The Middle East Institute's Arts and Culture Program and the National Museum of Women in the Arts in Washington are pleased to invite you to a program honoring Egyptian singer Umm Kulthum. This program is made possible by a grant from the Abu Dhabi Festival (ADF).
Considered to be one of the greatest and most influential Arab singers of the 20th century, Umm Kulthum's music transcended geographical and political boundaries, and to this day she is revered as an icon across the Arab world.
The program will feature Palestinian composer and singer Huda Asfour, and Syrian soprano Lubana Al Quntar performing from Umm Kulthum's repertoire. They will also join Laura Lohman, author of the book Umm Kulthum: Artistic Agency and the Shaping of an Arab Legend (California State University, Fullerton), and Hazami Sayed (Al-Bustan Seeds of Culture, Philadelphia), for a discussion about the social and political context in which Umm Kulthum rose to fame and how she became the "Diva of Arabic Song." MEI's Lyne Sneige will moderate.
This program is presented as part of the exhibition, She Who Tells A Story: Women Photographers from Iran and the Arab World, running until July 31st at the National Museum of Women in the Arts. Special tours of the exhibition will be offered in Arabic and Farsi, prior to the program starting at 2 p.m.
To purchase tickets, please click the register link on the right of this page.
Performer and Speaker Biographies:
Lubana Al Quntar was granted the title of the first opera singer in Syria. Her unique voice enables her to sing varying repertoires of Arabic classical songs, folk, traditional, and classical opera as a Soprano dramatic coloratura. Born in Damascus, Al Quntar was the first Arab to win the 4th place prize at the 1997 International singing competition in Belgrade. She has appeared worldwide as a soloist, singing both opera and traditional Arabic songs. She was invited to represent Syria in the Arab Creative Women Forum and has performed at numerous prestigious festivals around the Arab world.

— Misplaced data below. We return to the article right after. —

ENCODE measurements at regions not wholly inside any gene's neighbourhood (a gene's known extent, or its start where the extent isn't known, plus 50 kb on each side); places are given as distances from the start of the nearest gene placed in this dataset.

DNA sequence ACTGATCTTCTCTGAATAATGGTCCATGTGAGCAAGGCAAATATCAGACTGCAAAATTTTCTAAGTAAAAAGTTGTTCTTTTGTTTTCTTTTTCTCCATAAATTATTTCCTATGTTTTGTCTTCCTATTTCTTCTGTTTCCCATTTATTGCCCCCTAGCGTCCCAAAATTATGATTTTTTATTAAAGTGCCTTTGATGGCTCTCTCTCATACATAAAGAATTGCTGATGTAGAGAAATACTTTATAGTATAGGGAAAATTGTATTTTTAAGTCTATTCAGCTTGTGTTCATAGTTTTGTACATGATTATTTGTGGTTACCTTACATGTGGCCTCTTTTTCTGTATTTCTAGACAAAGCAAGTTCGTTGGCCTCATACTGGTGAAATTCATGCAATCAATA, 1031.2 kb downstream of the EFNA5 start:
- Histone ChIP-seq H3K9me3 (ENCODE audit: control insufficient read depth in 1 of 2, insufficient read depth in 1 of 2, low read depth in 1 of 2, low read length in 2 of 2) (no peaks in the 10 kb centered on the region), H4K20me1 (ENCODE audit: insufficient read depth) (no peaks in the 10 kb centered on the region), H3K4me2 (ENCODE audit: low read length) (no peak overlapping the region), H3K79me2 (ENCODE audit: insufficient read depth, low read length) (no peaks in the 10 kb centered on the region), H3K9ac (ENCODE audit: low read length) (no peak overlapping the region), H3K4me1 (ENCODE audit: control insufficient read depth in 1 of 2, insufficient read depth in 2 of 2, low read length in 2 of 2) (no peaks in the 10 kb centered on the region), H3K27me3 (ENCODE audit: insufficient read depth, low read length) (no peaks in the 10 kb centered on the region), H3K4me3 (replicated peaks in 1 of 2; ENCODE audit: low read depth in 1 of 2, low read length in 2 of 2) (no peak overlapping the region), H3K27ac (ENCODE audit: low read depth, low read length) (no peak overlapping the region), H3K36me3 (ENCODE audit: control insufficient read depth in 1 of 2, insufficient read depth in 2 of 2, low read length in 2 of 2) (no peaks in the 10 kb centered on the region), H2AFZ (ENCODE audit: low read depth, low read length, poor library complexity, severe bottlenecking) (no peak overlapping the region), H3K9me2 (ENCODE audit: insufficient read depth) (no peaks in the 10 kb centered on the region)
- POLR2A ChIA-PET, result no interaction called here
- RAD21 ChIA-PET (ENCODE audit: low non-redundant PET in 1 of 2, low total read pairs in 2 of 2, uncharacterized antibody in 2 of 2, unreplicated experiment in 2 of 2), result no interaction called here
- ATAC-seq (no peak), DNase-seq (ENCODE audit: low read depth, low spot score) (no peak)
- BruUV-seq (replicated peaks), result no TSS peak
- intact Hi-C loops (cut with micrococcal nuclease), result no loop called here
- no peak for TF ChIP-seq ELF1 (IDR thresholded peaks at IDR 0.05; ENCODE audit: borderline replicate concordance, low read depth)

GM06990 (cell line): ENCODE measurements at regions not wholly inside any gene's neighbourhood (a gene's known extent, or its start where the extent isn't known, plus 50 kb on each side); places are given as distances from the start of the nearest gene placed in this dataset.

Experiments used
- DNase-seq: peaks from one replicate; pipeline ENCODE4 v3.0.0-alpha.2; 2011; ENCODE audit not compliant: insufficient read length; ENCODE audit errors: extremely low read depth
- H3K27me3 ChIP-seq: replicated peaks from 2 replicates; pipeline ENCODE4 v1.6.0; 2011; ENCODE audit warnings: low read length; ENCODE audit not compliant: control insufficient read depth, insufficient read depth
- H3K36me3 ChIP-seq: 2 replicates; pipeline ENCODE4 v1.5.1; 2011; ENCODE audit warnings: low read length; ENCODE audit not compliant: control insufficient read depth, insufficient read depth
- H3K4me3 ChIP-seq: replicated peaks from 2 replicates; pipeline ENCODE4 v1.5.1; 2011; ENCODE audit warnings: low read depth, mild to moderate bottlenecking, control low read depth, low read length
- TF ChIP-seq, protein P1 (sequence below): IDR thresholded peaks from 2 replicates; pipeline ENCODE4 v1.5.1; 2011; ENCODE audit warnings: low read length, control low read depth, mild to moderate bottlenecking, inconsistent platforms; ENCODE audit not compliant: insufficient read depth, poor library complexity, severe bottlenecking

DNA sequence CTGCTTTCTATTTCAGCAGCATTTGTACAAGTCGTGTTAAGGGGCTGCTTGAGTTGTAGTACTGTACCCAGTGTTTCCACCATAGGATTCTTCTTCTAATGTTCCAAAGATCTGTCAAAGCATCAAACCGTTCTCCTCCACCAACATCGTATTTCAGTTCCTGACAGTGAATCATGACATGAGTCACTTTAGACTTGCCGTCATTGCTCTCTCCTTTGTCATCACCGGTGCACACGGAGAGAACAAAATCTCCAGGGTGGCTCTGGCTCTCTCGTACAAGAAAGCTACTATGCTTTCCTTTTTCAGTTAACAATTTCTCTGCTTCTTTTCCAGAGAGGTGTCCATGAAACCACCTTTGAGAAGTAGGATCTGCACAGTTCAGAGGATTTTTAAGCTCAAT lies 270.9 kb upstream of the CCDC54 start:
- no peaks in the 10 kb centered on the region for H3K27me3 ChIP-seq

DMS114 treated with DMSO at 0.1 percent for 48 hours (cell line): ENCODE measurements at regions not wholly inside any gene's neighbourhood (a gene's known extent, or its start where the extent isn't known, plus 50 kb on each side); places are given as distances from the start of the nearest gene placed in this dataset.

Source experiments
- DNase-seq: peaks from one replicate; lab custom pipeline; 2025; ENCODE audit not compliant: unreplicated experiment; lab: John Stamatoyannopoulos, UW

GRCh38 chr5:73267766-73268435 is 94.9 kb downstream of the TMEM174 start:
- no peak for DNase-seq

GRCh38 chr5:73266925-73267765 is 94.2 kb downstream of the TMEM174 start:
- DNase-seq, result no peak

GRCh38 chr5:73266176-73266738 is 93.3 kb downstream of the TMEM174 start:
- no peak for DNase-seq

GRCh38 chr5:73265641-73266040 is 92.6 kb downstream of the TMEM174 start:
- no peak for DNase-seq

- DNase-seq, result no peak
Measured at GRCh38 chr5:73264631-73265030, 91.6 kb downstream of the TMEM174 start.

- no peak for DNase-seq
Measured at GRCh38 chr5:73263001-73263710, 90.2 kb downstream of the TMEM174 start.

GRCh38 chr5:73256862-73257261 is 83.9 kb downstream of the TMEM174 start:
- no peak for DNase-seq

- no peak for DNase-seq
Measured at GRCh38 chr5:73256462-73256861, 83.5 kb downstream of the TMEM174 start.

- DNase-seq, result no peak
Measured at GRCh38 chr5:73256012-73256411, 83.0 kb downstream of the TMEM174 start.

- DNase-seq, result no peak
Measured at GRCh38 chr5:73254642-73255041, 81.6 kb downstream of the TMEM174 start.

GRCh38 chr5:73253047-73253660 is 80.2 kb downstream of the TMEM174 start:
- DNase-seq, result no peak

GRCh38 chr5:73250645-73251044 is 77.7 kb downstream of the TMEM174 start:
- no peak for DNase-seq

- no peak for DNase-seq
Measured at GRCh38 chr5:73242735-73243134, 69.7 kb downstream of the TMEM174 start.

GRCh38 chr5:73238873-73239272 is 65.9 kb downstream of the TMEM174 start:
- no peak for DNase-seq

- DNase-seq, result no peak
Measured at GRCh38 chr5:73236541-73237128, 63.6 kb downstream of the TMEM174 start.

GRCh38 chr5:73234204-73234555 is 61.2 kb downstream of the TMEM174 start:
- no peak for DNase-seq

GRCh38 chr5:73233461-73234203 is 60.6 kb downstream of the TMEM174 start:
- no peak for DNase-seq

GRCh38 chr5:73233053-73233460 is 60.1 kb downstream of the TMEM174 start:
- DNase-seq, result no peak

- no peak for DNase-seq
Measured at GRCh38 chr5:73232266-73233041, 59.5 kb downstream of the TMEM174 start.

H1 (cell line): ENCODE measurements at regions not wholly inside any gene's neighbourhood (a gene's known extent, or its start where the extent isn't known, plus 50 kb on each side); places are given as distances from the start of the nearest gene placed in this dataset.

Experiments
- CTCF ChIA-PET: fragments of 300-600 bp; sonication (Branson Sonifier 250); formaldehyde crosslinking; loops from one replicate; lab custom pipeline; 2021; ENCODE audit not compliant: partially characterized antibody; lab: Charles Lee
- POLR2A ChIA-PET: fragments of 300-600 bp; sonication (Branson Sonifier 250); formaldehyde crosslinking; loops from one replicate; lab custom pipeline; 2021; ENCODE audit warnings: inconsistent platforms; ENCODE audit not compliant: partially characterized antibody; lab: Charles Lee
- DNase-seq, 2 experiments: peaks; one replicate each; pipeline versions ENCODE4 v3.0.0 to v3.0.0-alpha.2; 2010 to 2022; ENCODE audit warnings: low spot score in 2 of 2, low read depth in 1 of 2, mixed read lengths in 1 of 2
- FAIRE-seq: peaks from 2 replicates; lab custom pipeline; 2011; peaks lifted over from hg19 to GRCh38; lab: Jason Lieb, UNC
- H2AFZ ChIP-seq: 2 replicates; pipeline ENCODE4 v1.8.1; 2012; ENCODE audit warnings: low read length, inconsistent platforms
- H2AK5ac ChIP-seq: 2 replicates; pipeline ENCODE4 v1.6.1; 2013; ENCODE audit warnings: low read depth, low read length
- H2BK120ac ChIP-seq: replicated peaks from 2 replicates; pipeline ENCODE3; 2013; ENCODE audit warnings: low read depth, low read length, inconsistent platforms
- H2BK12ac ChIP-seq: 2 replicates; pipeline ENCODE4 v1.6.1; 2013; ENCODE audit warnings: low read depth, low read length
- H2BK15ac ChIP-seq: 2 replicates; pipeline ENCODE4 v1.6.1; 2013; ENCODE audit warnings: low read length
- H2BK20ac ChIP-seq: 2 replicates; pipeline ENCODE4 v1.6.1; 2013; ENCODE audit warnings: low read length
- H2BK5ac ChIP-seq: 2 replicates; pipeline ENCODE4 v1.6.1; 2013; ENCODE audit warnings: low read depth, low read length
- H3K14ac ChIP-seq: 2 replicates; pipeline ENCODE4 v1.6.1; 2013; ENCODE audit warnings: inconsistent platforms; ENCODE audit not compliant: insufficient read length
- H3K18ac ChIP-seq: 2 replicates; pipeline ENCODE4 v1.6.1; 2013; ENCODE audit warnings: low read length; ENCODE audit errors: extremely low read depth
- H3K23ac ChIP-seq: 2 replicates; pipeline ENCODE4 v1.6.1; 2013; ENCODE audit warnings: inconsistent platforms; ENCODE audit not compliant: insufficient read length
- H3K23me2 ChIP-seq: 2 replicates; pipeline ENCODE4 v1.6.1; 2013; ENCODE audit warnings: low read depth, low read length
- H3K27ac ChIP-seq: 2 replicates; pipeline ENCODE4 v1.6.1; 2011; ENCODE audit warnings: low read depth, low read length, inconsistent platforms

Dr. Laura Lohman combines her backgrounds in musicology and ethnomusicology to teach courses in music history, world music, and music research at Cal State Fullerton's School of Music and the Honors Program. With funding from the National Endowment for the Humanities and the American Musicological Society, her own research has focused on American and Middle Eastern music. Her first book, Umm Kulthum: Artistic Agency and the Shaping of an Arab Legend, published in 2010, explores how the legendary Egyptian singer expanded her international fame and shaped her legacy following the Six-Day War, and the conflicting ways that her image and music have been interpreted since her death in 1975.
Hazami Sayed, an Arab-American, grew up in the Middle East and came to the U.S. to pursue higher education. She began Al-Bustan with the launch of a language and cultural day camp in July 2002, which grew out of a desire to develop a creative and supportive environment where her young boys could learn the Arabic language and be immersed in the richness of Arab arts and culture while navigating their place in American society. Sayed has worked in the fields of architecture and urban development in Philadelphia and New York City. She is a recipient of the Leeway Foundation’s 2012 Transformation Award given to Philadelphia-area women artists committed to art-making for social change.
Director, Arts and Culture Program, Middle East Institute